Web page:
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Devolution funds crisis looms, warns Cheserem

By By Luke Anami and Peter Opiyo | Published Sat, November 24th 2012 at 00:00, Updated November 24th 2012 at 09:06 GMT +3

By Luke Anami and Peter Opiyo

NAIROBI; KENYA: County governments will be starved of cash for at least four months if Parliament does not pass laws to give them early access to public funds.

This was the warning from the Commission for Revenue Allocation as Parliament’s Budget Committee upheld the revised formula that will determine what the 47 counties get once devolution kicks in. CRA says Parliament must pass two Bills to facilitate access to an estimated Sh200 billion ahead of the next fiscal year. The Budget Committee has recommended that the funds be factored in the 2013-14 budget, which will be read four months after the county governments are created.

If Parliament adopts CRA’s revised formula, marginalised counties like Turkana and Mandera will get higher allocations than previously expected, while Lamu and Tharaka-Nthi will get less.

Turkana, with a population of 855,399, would get Sh2.4 billion more than its initial allocation in April. This raises its total allocation to Sh8.2 billion, making it the region with the second highest allocation. Nairobi County, with a population of Sh3.1 million, would receive the highest allocation in the 2012/2013 financial year receiving Sh10.1 billion. Mandera, with an increment of Sh1.2 billion, is the second biggest beneficiary should the new formula be implemented.

Poverty index

If MPs approve the new figures, poverty index will account for 20 per cent of the allocation, up from 12 per cent, which translates to Sh40 billion of the Sh203 billion to be shared among the 47 counties. The revision has, however, seen population index reduced to 45 per cent of the allocation from the initial 60 per cent.

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MPs from populous counties like Nairobi, Kiambu, Bungoma, Nakuru and Kakamega, which have together lost Sh3.9 billion due to the changes, have warned they would fight back when the report is considered in the House.

Separately, CRA has warned if two crucial bills are not passed by the Tenth Parliament before dissolution in January, county governments will not access the money. These are the Division of Revenue Bill and the County Allocation of Revenue Bill, which guide sharing of revenue between national and county governments and among counties. “County governments will not have money if the two crucial Bills are not passed,” CRA chairman Micah Cheserem told The Standard On Saturday yesterday.

Cheserem said that county governments come into effect in March 2013 after elections, which is four months before the end of the 2012/13 financial year. Therefore funds should be made available for the county governments before next year’s elections, he added.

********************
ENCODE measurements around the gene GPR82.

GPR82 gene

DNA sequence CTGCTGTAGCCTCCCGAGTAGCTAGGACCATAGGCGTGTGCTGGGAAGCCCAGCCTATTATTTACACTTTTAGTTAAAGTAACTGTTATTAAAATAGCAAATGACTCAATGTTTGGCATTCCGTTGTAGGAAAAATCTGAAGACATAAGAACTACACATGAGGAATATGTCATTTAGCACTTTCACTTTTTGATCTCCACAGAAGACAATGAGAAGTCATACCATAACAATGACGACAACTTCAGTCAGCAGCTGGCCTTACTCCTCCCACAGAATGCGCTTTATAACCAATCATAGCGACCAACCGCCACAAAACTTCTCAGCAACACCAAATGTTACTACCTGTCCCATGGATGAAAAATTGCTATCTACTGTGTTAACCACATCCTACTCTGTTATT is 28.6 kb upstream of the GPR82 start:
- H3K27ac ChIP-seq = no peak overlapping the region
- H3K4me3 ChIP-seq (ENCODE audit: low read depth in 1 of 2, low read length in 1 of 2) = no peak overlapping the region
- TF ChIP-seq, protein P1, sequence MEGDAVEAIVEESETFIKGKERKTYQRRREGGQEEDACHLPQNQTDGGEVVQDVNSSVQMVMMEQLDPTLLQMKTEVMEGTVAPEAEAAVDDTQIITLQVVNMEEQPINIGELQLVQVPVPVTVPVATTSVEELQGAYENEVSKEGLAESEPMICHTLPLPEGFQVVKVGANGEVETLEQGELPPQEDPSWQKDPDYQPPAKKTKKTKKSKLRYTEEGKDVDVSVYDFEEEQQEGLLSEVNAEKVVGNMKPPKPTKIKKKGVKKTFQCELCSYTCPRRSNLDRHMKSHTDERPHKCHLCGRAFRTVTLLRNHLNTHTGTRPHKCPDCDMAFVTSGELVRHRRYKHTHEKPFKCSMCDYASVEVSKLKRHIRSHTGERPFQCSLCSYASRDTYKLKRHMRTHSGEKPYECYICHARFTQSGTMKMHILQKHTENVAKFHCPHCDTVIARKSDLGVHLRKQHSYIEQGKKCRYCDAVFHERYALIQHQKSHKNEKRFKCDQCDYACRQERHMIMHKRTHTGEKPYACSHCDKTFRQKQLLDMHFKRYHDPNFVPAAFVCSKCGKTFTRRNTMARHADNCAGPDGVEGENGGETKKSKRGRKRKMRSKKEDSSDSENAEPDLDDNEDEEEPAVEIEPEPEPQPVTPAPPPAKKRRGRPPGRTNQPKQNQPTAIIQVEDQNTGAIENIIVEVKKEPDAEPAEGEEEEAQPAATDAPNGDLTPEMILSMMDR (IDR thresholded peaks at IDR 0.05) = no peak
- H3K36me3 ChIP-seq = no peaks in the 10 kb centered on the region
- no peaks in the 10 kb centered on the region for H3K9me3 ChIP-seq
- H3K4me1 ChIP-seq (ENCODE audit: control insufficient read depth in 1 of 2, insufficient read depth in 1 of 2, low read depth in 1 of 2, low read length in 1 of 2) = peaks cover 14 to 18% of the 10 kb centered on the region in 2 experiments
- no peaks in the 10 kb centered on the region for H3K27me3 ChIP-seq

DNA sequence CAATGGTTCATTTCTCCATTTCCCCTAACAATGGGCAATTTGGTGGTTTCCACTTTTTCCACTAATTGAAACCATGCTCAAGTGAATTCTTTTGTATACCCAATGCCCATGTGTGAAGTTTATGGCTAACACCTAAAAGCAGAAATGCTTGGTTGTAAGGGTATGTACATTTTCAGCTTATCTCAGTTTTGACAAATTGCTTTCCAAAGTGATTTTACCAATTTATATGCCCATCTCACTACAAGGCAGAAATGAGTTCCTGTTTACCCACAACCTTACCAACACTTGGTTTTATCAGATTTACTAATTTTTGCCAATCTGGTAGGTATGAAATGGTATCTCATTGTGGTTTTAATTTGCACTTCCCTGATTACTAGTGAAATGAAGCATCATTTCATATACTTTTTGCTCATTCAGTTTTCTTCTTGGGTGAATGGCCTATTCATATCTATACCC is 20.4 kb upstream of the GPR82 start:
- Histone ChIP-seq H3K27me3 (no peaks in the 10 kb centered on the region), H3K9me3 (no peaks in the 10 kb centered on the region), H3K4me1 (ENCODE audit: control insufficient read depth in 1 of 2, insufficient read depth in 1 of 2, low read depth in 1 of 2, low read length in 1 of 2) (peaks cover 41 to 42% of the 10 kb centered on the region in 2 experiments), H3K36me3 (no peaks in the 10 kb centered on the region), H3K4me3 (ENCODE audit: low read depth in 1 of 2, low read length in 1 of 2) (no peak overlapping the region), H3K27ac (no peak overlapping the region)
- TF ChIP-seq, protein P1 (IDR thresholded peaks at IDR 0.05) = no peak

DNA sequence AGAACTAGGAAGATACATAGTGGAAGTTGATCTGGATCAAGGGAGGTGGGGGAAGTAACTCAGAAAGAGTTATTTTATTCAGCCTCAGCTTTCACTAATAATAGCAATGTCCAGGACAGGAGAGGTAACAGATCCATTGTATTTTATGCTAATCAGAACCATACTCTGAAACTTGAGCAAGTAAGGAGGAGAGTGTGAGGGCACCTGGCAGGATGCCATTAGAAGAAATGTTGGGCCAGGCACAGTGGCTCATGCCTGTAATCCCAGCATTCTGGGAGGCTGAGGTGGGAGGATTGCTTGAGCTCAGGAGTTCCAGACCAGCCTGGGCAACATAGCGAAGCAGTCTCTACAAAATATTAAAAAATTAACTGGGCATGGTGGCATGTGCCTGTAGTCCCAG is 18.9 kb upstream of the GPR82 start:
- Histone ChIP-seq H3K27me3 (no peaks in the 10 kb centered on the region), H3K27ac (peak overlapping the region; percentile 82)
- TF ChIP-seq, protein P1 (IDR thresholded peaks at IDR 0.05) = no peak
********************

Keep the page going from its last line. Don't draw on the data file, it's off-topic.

“Though we are happy the Parliamentary Committee has adopted the report which underwent public input, the formula should be implemented under this year’s financial year, 2012/13 and not 2013/14 financial year as the committee has suggested,” Cheserem said. “Once the formula has been approved by Parliament and signed into law by the President, two Bills to operationalise county governments must be written.

“Parliament should discuss the Division of Revenue Bill to determine vertical distribution of revenue from the National to County governments,” Cheserem explained.

Funds access

“If it is not in place, there will be no way counties will access funds from the National government. The county governments only require 20 per cent of the Sh1 trillion Treasury has raised. The figure comes to Sh203 for the county governments while the National Government will remain with 80 per cent, Sh 800 billion,” he said.

The amount to be shared out equally has been increased to 25 per cent, up from 20 per cent, land area (eight per cent) while the fiscal responsibility was maintained at two percent. Sh203 billion would go to the counties, comprising 33 per cent of the national revenue, which Treasury estimates at Sh405 billion.

“The total cost for running all the 47 counties is approximated at Sh203 billion or 33 per cent of the total shareable revenue,” states the parliamentary Budget committee report. The Constitution provides for a minimum of 15 per cent to be channeled to the counties. The Equalization Fund would be Sh3 billion, comprising five per cent of the national revenue.

Apart from Nairobi and Turkana County, other counties with higher allocations are Mandera (1 million inhabitants) and Kakamega (1.6 million inhabitants) counties would each receive Sh6.9 billion. Bungoma closes the top five at an allocation of Sh6.6 billion. It has a population of 1.6 million.

Population data

Lamu with a population of 101,539 would receive Sh1.6 billion followed by Isiolo at Sh2.3 billion. Isiolo has a population of 143,294. Tharaka Nithi (365,330 inhabitants) will get Sh2.4 billion while Elgeyo Marakwet (369,998 inhabitants) will get Sh2.5 billion. And Taita-Taveta with a population of 284,657 closes the last five at an allocation of Sh2.58 billion.

CRA relied on the population data from the Housing and Population Census of 2009. In choosing population, CRA said population is a simple, objective and transparent indicator of expenditure needs of the counties.

 


 


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